LISTEN to this story in our podcast, told by The Good News Guru (the GNN Founder) on Friday’s radio broadcast with Ellen K on KOST-103.5 — Or, READ the story below… (Subscribe to our podcast on iTunes – or for Androids, on Podbean)

An engineer in Los Angeles got sick being bombarded by endless bad news and television ads on public screens—so he created a pair of sunglasses that can block out the tirade of screens.

Have you ever been in a queue somewhere—or waiting at the airport gate or doctor’s office—where they’re playing 24-hour cable news and you just wished you could turn it off?

Scott Blew was in line at a food truck, of all places—and even outdoors he couldn’t escape the glare of droning negative news.

He remembered reading about a special kind of film that could block out LED and LCD light. So he decided to try ordering some of the film and putting it on a regular pair of glasses—and he was delighted to find that it worked perfectly.

RELATEDHow to Follow Negative News Without Getting Depressed

With the help of artist Ivan Cash, the two friends designed the IRL Glasses, which stands for ‘in real life’.

The shades utilize a special kind of polarized lens that blocks the light. Whens someone wears the glasses in a sports bar, for instance, and looks around, the TV screens magically seem to go black.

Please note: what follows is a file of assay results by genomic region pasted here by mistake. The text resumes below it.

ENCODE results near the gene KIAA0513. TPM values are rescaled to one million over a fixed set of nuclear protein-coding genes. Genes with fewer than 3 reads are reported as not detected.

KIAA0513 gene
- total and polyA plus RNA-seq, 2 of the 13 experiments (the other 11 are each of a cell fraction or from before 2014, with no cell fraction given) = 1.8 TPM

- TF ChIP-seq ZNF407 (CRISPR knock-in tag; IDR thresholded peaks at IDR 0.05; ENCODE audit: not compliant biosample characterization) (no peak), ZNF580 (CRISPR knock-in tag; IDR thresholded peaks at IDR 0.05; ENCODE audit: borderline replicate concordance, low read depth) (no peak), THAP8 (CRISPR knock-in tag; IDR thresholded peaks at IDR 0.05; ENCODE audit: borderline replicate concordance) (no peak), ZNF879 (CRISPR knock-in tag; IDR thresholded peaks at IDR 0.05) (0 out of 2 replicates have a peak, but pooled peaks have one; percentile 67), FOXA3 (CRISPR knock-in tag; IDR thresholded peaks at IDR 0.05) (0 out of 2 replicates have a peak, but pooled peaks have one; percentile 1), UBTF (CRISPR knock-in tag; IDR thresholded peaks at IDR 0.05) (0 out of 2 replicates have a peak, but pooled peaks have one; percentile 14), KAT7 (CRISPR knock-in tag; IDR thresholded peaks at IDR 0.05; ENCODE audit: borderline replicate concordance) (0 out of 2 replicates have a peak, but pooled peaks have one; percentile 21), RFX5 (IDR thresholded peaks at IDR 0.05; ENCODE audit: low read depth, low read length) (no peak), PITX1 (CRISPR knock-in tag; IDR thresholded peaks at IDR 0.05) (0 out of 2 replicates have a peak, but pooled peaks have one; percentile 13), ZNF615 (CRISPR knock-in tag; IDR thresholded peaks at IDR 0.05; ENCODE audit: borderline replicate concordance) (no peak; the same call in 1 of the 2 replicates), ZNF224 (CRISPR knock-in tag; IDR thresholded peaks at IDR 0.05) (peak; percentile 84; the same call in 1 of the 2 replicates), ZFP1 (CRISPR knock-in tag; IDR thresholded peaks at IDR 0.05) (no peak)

Some cool videos they posted online show how their current prototype can block out any television, and also most computers.

They created a Kickstarter campaign to raise money to manufacture them, and in three days it reached its goal of $25,000. The page has raised $110,000—with two more weeks of crowdfunding remaining.

Wearing the glasses in public for a few months have also piqued peoples’ interest. The duo get stopped on the street because Cash modeled the glasses to look just like those in the 1988 sci-fi movie They Live, about a man who discovers a pair of glasses that can magically block out advertisements.

MOREUber Driver Stumbles Into Gift of New Hands For His 11-Year-old After Picking Up Engineering Student

In an interview with WIRED, Cash says he hopes the product is also a conversation starter about how ubiquitous news broadcasts affect our lives and how people want control over their exposure to technology.

Next, we think someone needs to develop technology that can block out only the bad news.

(WATCH the video below) – Photo by Ivan Cash

Are Your Friends Sick Of Screens? Show Them How to Get a Pair by Sharing This…


Leave a Reply